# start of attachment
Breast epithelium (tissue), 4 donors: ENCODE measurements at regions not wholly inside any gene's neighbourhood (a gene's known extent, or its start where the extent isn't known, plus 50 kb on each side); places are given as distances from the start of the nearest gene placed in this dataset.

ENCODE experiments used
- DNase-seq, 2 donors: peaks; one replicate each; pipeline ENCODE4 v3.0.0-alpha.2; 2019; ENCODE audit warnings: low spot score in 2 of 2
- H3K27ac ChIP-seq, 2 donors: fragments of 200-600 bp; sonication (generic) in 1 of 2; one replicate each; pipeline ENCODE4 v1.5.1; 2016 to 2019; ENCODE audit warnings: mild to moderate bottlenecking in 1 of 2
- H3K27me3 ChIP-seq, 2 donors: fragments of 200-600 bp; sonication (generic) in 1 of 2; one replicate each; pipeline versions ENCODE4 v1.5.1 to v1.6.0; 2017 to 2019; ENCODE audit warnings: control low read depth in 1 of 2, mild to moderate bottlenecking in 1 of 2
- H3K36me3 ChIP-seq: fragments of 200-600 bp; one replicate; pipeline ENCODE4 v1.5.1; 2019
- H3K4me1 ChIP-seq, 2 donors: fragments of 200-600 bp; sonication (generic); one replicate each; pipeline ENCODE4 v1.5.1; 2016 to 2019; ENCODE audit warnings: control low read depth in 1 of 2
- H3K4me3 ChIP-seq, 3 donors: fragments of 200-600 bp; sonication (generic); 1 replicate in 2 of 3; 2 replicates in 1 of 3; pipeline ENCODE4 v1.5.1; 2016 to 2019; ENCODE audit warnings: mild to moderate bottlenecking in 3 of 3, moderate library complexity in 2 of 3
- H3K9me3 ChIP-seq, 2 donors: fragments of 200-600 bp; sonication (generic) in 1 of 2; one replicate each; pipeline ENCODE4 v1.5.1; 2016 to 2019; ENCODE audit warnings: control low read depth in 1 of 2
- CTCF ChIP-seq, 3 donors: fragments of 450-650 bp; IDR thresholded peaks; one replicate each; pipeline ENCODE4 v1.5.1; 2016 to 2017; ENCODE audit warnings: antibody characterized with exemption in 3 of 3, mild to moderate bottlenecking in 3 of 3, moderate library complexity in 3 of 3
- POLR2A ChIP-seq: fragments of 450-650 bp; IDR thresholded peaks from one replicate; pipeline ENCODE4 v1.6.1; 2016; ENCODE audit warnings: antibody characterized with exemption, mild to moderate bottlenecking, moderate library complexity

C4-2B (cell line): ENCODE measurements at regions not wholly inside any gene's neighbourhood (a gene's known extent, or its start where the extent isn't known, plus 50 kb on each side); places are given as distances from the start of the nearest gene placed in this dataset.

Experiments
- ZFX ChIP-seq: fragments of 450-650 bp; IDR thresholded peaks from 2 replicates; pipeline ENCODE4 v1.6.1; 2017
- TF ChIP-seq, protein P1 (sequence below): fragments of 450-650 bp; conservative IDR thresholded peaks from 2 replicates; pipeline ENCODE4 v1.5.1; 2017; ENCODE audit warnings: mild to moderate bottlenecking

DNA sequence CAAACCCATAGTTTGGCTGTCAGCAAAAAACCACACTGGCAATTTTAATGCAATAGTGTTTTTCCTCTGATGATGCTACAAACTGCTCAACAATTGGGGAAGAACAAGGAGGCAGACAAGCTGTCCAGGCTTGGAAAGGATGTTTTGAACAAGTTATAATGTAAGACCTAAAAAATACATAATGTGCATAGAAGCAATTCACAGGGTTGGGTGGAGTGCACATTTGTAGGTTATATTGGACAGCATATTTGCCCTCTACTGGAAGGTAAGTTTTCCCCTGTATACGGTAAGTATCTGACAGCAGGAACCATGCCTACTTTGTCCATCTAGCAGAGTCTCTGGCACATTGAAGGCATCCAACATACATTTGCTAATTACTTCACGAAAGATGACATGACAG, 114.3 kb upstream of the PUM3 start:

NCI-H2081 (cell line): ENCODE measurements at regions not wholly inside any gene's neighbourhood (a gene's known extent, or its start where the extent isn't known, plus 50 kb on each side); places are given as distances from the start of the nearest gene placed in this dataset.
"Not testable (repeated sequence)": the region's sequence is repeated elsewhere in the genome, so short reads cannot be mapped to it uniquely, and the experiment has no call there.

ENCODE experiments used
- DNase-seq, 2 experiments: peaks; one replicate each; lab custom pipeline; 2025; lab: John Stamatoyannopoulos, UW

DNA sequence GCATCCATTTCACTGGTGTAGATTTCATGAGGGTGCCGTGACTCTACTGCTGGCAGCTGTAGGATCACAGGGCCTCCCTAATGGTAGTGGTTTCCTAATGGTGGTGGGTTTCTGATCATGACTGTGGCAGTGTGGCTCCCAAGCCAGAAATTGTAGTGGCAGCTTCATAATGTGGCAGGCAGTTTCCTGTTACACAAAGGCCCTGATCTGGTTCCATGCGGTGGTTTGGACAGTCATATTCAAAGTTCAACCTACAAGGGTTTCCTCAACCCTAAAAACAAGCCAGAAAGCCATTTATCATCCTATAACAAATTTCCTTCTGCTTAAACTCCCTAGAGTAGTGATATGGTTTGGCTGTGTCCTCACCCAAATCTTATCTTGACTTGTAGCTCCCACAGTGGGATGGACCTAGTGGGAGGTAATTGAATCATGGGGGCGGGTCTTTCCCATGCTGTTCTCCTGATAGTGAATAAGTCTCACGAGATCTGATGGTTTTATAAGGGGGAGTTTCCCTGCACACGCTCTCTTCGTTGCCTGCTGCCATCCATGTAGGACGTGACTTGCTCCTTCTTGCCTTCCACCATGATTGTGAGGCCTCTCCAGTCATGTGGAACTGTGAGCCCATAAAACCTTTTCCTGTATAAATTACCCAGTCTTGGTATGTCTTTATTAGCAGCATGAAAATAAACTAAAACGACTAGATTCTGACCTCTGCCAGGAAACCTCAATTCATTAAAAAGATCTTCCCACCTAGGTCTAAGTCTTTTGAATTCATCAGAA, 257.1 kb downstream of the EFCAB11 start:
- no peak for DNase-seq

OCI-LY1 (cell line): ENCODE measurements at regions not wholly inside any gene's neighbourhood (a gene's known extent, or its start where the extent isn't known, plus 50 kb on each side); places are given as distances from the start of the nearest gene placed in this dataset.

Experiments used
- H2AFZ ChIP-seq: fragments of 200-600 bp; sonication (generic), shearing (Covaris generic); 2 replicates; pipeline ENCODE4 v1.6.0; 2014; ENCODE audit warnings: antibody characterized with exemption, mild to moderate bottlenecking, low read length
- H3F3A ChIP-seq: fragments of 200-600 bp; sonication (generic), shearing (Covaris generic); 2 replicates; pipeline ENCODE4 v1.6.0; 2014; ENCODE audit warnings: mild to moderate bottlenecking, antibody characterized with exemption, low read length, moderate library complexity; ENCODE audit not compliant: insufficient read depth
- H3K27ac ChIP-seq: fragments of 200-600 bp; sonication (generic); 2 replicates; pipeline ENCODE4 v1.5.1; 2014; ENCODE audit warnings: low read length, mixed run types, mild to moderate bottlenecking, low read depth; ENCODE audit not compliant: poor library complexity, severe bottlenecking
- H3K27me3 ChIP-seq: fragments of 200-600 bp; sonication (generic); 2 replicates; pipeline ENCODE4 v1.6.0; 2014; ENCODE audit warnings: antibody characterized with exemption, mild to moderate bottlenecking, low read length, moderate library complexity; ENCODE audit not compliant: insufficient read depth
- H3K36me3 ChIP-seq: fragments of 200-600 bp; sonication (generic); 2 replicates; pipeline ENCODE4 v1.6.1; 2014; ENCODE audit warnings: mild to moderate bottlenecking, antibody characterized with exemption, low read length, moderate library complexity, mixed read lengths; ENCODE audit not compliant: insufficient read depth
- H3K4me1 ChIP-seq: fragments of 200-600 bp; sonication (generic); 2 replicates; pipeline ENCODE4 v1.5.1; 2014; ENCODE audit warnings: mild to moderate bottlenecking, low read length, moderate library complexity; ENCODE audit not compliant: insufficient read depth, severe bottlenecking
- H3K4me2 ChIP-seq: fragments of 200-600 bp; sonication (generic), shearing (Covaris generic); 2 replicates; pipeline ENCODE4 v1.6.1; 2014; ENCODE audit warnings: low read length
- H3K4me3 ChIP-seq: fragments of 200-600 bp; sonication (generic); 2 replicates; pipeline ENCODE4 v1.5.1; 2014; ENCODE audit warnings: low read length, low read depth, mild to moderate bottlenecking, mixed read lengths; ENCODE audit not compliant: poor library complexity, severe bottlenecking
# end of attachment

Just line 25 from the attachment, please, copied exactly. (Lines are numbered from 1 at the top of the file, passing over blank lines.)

- H2AFZ ChIP-seq: fragments of 200-600 bp; sonication (generic), shearing (Covaris generic); 2 replicates; pipeline ENCODE4 v1.6.0; 2014; ENCODE audit warnings: antibody characterized with exemption, mild to moderate bottlenecking, low read length